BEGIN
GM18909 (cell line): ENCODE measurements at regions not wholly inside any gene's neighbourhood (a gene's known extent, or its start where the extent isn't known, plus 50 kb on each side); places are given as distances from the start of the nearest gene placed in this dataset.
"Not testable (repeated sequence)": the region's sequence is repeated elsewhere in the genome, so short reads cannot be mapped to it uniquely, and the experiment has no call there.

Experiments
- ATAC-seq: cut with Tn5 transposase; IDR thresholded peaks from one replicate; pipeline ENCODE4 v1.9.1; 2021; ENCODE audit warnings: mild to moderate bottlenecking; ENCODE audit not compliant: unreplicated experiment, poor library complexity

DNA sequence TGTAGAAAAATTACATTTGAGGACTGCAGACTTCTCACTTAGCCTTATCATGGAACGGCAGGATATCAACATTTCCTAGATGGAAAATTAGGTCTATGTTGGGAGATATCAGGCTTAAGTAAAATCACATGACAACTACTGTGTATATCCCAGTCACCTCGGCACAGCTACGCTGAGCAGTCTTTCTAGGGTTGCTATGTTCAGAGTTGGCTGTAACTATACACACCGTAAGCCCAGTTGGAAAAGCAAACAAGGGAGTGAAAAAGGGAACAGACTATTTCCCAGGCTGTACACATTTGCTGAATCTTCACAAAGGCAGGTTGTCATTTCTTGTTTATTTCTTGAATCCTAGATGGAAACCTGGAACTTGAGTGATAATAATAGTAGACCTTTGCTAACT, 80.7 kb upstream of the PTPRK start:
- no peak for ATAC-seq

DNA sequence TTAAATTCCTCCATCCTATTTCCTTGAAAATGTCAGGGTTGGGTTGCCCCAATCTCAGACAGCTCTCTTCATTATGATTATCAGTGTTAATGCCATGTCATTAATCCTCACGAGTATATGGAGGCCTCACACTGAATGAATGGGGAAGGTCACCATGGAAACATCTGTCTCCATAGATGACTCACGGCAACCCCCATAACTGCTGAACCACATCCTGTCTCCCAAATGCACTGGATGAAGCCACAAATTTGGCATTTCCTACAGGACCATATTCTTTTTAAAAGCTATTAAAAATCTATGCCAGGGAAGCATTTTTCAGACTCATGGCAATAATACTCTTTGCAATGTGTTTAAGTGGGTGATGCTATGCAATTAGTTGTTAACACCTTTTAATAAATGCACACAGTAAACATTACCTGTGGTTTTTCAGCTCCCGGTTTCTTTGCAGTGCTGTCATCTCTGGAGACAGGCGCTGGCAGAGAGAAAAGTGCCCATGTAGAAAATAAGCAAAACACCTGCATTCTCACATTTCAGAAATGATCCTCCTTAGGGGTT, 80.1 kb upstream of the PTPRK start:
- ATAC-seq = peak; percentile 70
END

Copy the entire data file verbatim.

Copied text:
GM18909 (cell line): ENCODE measurements at regions not wholly inside any gene's neighbourhood (a gene's known extent, or its start where the extent isn't known, plus 50 kb on each side); places are given as distances from the start of the nearest gene placed in this dataset.
"Not testable (repeated sequence)": the region's sequence is repeated elsewhere in the genome, so short reads cannot be mapped to it uniquely, and the experiment has no call there.

Experiments
- ATAC-seq: cut with Tn5 transposase; IDR thresholded peaks from one replicate; pipeline ENCODE4 v1.9.1; 2021; ENCODE audit warnings: mild to moderate bottlenecking; ENCODE audit not compliant: unreplicated experiment, poor library complexity

DNA sequence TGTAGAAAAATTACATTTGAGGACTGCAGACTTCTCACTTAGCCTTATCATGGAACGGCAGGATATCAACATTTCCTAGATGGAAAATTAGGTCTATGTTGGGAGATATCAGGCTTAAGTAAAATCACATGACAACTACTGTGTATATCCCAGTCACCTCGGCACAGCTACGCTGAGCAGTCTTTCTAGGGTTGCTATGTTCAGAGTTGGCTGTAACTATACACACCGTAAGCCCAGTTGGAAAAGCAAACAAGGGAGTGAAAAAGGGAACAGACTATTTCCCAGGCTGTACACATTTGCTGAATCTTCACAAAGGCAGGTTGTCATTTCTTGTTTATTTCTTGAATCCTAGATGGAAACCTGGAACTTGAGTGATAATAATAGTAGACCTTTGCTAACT, 80.7 kb upstream of the PTPRK start:
- no peak for ATAC-seq

DNA sequence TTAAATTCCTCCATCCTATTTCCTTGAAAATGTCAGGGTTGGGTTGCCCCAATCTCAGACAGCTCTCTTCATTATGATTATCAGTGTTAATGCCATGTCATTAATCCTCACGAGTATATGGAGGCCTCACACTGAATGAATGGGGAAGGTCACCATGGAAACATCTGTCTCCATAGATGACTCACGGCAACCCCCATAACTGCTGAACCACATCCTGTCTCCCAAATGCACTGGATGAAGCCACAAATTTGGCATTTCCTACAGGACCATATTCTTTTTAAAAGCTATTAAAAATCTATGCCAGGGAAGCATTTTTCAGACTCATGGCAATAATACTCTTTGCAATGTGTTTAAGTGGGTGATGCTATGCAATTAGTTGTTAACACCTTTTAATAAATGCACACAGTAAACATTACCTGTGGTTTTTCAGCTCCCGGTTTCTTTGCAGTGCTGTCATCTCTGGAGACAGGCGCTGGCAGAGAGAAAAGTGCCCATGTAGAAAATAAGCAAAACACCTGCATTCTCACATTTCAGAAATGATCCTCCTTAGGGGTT, 80.1 kb upstream of the PTPRK start:
- ATAC-seq = peak; percentile 70